Step 9

Learning How to Forgive and ForgetPremium Content

Proverbs 17:9 NRSV
One who forgives an affront fosters friendship, but one who dwells on disputes will alienate a friend.

Do we forgive?

Likely, the answer will be "yes," but for many of us, the truth is actually closer to "no." Rather, we hold grudges, withhold our trust, and generally are fairly unforgiving. In fact, for some of us, we cling to our offenses like comfort blankets, consoling ourselves with the idea that somehow withholding our friendship from someone who has hurt us actually deals that person a fatal blow. In reality, unforgiveness hurts us a lot more than it hurts the person at whom we are angry.

The problem, I think, is that we have forgotten how to repent. We teach our children the easy "sorry;" we use it ourselves. It no longer has any meaning. And forgiveness and repentance go hand in hand. In fact, we are so absorbed with the idea of tolerance (rather than repentance) that we are even reluctant to admit to another person that they have hurt us, have offended us. So rather than dealing with that issue and forgiving them, we hang onto our hurt. It's a vicious circle.

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AA History: Looking at Its Oxford Group Link in ContextPremium Content

No facet of Alcoholics Anonymous history has been more misrepresented than A.A.'s connection with the Oxford Group. There are some relevant fundamentals concerning the relationship. But there are far more erroneous pieces of information still being promulgated by many today. Consider the following:

Yes, after he got sober, Bill Wilson became involved with the Oxford Group on the East Coast. But the real activities that brought about Bill's sobriety had little to do with the Oxford Group at and before the time he got sober. Bill actually learned the solution to alcoholism--conversion to God through Jesus Christ--from his friend Ebby Thacher and from his physician Dr. William D. Silkworth.

To be sure, Bill also learned about the Oxford Group from Rowland Hazard and Ebby Thacher. But he did not rely on Oxford Group principles and practices (their life-changing program) when he: (1) made his decision to accept Jesus Christ as his Lord and Savior at Calvary Mission in New York; (2) became born again and so stated in his autobiography; (3) decided he needed to turn to the Great Physician, Jesus Christ, for help and so stated in his autobiography; and (4) went to Towns Hospital, cried out to God for help, and had his indescribably white light experience-which included sensing the presence of God and having the thought: "Bill, you are a free man. This is the God of the Scriptures." .See Dick B., The Conversion of Bill W. (www.DickB.com/conversion.shtml). See also Dale Mitchel, Silkworth: The Little Doctor Who Loved Drunks. And seeBill's own words in The Language of the Heart, page 284.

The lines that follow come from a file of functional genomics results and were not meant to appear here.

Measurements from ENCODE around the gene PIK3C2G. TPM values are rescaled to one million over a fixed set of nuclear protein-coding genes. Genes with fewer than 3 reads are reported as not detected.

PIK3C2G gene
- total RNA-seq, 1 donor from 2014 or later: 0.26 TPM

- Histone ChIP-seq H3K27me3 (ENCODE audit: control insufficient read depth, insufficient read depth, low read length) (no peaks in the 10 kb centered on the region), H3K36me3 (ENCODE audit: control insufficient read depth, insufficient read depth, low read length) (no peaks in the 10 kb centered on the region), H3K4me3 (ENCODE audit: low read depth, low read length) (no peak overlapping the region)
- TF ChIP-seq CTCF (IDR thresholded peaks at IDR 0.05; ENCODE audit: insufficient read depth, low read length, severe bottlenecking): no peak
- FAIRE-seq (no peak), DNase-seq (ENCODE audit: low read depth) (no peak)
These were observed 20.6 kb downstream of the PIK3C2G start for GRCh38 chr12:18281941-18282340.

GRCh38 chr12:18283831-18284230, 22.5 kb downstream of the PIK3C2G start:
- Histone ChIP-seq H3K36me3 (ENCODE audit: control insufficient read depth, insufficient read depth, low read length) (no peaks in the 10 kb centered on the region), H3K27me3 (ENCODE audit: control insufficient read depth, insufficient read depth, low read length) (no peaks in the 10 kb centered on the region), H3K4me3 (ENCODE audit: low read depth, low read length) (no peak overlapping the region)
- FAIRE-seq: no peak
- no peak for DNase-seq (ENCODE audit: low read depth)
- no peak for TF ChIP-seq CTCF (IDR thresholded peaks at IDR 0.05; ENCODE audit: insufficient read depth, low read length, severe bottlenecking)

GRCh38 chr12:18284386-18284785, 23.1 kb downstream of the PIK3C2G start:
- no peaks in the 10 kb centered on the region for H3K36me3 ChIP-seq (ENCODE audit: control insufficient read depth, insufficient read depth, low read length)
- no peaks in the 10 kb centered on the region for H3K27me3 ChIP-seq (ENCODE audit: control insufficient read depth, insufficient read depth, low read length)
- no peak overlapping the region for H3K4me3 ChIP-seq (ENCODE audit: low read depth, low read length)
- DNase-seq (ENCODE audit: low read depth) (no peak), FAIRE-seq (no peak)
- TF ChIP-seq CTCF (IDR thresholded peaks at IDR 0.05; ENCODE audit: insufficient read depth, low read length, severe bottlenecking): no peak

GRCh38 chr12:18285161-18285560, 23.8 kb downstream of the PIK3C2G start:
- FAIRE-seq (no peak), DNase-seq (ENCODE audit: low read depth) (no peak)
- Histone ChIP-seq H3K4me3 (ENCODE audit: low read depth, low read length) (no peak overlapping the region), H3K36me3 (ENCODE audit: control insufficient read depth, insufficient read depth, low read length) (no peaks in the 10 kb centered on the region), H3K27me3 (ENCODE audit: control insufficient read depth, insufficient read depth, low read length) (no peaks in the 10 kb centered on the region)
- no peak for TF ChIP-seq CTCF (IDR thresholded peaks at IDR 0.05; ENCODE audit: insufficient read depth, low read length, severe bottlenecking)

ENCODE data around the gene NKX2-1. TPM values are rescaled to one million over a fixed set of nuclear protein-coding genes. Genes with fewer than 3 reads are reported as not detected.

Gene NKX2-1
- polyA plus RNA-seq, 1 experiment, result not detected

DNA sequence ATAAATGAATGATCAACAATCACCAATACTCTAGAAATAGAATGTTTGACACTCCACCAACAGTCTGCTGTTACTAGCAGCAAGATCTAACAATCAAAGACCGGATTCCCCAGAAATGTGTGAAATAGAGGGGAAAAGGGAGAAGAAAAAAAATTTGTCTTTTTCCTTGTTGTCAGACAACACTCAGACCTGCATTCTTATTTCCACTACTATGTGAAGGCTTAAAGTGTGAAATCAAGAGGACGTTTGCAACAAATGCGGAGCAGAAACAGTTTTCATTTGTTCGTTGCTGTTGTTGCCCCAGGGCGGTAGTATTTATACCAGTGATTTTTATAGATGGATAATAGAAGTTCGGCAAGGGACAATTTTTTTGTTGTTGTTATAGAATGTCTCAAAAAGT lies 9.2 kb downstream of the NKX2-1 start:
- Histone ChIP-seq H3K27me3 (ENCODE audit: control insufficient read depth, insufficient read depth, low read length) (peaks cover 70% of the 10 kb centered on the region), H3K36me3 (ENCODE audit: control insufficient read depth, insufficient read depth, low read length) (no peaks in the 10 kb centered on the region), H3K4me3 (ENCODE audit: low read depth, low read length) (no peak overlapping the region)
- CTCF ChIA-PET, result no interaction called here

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Restoration Through Making Amends (Part 2)Premium Content

See: Part 1

In his book, Staying Sober, Terence Gorksi shares a simple exercise that creates a workable “road map” for the process of making amends. On a sheet of paper, draw lines to make three columns. In the left column, list those who were hurt by my drinking/drug addiction. In the center one, list how they were hurt in very specific terms. And, in the right, list what must be done to make amends with them. A final step in the process is to determine who can and cannot be contacted and to develop a chronological list of those who will be contacted.

The second half of Step 9 offers a warning – there are certain people to whom we should not attempt to make amends. This is because doing so could actually be more harmful than doing nothing. In Step 8 the focus in on a list of all those to whom one is willing to make amends. Step 9 involves talking real action to restore relationships. This requires much more discretion. Here are things to consider from the Serenity New Testament:

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Restoration Though Making Amends (Part 1)Premium Content

If therefore you are presenting your offering at the altar, and there remember that your brother has something against you, leave your offering there before the altar, and go your way; first be reconciled to your brother, and then come and present your offering. (Matthew 5:23, 24)

A rescue mission counselor asked me to talk with a man who had returned to their recovery program for the third time. Despite completing their program twice, he was unable to remain sober for more than a few months. Not too far into our discussion, I recognized he had not been able to develop the healthy sort of relationships essential for continued growth in recovery. Fearful of becoming too involved with others, he could not experience the joy of meaningful, fulfilling relationships. I asked him, "Have you ever done the 8 & 9 Steps?” His answer of "No” made perfect sense. Like many newly recovering people, he still carried a load of guilt and remorse from unresolved past relationships. Thus, he could not move forward with confidence to make new intimate relationships. He needed to clean up the residue of his past first.

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Biblical References for the 12 Steps (Long Version)Premium Content